I am a family nurse practitioner with a doctorate degree in nursing. I first embarked on this journey of living and being healthy to be the best I could be in loving myself. I felt that by loving me, I was getting connected and closer to God. I no longer wanted to go through the motion of losing weight, but to reach for something more that will last a life time—physically as well as spiritually. My strength came by putting God first in my daily life. I wanted to teach others that they too can be healthier, have peace of mind and joy in their lives.
I am educating my patients and others that one can lose the weight by living a healthy lifestyle. I am living proof as a diabetic, that it can be done. I have lost fifty-eight lbs.
It was not easy. As we all know, nothing in life worth doing is easy. I still go back and forth, but the frequency is lesser. When I do get off track, I am aware and have the discipline in getting back on track.
It takes consistency and daily discipline where your old habits are replaced by new ones. I educate my patients and others that when you change how you think, you change your direction on how you live.
My patients would give me feedback that it was a continual struggle for them in keeping the pounds off. As soon as problems would surface, the weight they had lost would be erase when old eating habits (usual for comfort) would return. Many patients just gave up, feeling that this is their norm. I am teaching my patients that caring for themselves is to be proactive in the daily decisions they make in promoting their health and well-being. The journey of health is not about taking just the weight off but embarking on a life long journey in being the best they can be—mind, body, and spirit. By bringing all these three elements together, they become the complete healthy vibrant version of self.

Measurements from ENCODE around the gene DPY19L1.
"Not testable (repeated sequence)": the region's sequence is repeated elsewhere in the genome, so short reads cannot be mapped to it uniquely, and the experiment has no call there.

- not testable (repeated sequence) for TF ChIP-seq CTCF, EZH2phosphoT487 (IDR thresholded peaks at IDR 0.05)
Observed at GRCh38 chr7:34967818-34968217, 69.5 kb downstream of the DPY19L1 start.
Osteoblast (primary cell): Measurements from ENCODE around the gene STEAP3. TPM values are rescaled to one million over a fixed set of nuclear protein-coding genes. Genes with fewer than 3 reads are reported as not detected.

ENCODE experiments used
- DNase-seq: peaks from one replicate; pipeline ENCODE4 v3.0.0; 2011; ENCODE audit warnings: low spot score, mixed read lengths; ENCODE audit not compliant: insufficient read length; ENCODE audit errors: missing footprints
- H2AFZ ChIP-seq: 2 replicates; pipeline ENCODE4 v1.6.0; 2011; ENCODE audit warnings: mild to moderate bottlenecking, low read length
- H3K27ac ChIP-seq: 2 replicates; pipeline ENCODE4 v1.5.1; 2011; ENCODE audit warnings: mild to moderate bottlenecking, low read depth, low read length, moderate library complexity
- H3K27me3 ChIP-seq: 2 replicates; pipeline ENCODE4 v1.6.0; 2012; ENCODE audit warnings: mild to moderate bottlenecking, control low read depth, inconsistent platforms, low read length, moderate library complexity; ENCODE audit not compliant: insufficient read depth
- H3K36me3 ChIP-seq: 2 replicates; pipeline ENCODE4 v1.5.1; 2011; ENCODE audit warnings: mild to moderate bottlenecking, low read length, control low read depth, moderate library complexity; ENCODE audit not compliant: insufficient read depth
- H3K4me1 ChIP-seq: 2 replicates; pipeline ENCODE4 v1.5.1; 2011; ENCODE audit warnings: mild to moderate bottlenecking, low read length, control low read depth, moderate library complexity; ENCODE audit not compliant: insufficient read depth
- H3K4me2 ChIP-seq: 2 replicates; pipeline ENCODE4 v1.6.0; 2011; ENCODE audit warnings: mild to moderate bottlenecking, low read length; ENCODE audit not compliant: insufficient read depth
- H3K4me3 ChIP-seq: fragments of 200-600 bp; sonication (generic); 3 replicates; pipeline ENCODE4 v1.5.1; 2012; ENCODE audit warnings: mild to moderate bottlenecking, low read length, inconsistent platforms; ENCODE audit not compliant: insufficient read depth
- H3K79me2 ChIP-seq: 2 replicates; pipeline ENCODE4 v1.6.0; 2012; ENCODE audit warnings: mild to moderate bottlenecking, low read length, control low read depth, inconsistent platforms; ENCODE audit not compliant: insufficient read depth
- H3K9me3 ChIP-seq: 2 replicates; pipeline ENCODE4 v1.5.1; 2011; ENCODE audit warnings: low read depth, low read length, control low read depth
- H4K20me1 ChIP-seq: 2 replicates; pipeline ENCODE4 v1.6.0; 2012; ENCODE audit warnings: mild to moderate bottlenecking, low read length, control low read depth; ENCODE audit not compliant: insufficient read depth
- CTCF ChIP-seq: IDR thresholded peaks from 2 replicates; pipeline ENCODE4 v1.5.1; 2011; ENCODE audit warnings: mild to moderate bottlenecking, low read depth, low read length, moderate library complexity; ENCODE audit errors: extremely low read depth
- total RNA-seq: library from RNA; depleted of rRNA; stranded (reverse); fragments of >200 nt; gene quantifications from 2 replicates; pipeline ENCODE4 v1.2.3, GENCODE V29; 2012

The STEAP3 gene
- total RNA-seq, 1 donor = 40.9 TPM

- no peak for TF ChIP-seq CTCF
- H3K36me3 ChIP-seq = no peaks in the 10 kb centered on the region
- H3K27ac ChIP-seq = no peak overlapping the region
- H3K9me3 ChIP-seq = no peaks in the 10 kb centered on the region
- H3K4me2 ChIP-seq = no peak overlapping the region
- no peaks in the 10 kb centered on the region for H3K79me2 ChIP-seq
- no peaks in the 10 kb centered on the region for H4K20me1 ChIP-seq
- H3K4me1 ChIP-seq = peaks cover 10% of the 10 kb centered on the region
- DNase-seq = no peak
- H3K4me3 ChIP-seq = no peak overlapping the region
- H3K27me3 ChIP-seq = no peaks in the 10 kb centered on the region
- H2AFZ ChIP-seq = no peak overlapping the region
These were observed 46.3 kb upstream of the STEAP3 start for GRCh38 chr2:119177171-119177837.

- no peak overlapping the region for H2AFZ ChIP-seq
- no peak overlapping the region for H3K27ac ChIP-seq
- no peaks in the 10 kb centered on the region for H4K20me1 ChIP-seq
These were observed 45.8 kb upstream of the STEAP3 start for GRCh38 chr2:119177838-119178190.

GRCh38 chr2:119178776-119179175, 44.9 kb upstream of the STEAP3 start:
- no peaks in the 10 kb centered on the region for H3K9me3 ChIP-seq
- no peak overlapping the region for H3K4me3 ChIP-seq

In conclusion, I realized the battle was not between myself and food but what was in my mind. I accepted the fact that how I felt about myself was a reflection of what I ate—that it begins in the mind. To change this direction, I had to change my thinking. This is where the book entitled, “Food for Thought,” was written—to reach out to others on this life long journey of getting back to healthy living. As a practitioner in internal medicine, I have seen by helping others that thinking and eating healthy has turned their lives around not only in losing weight but also in feeling good about themselves. I have patients who are losing the weight, getting their diabetes, blood pressures, and cholesterol under control. In addition, these same patients are using less medications, having more energy, and having happier moods. So, let us start by doing this journey together, in reading the book, entitled “Food for Thought.”
Dr. Deborah Hollimon